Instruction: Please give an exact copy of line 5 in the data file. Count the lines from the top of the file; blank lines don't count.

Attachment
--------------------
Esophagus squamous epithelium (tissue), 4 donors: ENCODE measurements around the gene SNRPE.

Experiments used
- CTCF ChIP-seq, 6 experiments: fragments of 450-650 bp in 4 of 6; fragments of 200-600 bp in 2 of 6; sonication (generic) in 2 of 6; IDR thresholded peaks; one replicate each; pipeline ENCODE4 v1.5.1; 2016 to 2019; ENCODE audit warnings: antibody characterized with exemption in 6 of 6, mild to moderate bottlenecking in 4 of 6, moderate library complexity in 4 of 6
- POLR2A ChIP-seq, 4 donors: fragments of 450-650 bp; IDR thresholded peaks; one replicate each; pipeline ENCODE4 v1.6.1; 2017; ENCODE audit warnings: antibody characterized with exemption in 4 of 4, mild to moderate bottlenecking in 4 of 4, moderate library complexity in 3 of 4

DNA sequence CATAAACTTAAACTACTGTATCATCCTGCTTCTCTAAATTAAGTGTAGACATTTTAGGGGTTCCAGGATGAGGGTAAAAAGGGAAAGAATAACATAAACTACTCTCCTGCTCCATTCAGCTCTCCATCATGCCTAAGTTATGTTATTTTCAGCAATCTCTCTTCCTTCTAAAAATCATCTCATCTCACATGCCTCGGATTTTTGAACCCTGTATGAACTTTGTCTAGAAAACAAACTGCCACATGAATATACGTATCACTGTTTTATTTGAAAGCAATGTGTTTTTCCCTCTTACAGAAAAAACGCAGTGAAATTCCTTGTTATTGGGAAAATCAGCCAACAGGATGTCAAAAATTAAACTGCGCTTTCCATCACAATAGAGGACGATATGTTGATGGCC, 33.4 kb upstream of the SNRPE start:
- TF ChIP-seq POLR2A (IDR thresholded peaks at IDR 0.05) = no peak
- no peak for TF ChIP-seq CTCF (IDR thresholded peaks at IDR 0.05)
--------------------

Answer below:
DNA sequence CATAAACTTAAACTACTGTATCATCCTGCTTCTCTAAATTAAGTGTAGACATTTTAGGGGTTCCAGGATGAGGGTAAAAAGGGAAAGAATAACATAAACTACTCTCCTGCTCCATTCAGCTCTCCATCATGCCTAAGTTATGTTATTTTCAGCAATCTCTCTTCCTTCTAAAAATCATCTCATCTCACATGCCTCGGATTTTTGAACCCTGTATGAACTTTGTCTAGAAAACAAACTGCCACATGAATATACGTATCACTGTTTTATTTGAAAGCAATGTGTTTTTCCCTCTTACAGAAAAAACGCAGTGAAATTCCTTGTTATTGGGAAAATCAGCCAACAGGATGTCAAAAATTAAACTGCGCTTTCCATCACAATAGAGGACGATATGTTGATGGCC, 33.4 kb upstream of the SNRPE start: